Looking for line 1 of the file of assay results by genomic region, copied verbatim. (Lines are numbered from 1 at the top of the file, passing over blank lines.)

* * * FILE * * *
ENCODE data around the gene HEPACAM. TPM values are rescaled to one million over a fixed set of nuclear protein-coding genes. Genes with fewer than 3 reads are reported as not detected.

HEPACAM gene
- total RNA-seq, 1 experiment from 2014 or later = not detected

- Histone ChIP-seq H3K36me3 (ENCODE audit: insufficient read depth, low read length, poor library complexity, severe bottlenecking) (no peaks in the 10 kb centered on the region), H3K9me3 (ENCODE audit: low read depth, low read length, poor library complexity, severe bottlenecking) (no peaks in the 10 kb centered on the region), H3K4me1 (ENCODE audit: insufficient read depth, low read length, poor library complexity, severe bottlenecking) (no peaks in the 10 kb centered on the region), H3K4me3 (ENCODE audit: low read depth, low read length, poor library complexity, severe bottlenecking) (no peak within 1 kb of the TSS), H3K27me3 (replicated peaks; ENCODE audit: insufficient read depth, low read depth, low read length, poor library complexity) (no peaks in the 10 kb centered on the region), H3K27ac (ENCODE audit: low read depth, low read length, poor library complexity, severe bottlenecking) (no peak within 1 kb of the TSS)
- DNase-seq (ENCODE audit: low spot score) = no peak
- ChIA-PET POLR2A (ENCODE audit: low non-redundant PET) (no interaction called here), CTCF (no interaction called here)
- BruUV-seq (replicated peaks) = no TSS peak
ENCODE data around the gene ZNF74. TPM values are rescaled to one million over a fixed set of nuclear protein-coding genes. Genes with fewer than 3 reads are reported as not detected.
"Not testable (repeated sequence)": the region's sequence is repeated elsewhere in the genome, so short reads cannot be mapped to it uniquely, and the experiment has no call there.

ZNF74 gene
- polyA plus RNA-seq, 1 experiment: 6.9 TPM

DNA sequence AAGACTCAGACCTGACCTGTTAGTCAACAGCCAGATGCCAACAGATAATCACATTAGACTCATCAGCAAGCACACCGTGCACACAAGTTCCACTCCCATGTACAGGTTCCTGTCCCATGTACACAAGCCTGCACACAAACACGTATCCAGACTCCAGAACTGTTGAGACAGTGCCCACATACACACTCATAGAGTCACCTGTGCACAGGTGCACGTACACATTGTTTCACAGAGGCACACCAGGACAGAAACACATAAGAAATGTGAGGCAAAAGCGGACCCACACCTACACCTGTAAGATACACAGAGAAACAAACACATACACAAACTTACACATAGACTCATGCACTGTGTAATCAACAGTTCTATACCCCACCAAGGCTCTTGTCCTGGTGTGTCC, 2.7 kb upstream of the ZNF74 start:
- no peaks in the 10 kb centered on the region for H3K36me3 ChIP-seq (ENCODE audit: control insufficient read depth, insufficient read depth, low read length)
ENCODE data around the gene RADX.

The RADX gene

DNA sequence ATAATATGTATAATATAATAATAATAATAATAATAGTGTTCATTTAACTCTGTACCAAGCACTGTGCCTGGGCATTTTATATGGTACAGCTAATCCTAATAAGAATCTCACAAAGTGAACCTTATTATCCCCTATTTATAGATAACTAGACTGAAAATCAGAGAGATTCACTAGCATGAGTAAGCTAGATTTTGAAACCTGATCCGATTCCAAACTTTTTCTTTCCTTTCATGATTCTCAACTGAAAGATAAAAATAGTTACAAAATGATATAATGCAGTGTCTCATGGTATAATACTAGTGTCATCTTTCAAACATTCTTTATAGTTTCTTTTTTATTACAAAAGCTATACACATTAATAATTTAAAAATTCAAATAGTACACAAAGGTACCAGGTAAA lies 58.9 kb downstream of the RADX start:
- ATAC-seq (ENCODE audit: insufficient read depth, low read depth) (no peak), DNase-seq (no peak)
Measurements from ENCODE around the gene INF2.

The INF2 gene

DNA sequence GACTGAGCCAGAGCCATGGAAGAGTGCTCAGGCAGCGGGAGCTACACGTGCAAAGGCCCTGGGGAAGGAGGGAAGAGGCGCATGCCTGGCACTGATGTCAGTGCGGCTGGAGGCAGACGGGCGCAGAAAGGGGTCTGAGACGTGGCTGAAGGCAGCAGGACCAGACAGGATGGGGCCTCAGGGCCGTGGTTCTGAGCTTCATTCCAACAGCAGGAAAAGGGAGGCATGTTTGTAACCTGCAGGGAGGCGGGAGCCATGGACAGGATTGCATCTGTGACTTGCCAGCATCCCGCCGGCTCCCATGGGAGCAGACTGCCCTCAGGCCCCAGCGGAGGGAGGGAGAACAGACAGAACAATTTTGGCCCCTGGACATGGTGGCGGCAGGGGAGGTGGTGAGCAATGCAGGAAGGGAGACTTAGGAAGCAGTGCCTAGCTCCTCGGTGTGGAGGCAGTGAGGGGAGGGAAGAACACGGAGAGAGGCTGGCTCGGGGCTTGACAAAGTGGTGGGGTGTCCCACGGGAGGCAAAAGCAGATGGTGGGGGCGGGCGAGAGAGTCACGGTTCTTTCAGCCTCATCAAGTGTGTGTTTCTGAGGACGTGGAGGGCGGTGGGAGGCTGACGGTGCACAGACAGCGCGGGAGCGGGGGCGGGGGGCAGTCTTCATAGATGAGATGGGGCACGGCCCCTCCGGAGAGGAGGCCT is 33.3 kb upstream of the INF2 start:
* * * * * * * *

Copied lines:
ENCODE data around the gene HEPACAM. TPM values are rescaled to one million over a fixed set of nuclear protein-coding genes. Genes with fewer than 3 reads are reported as not detected.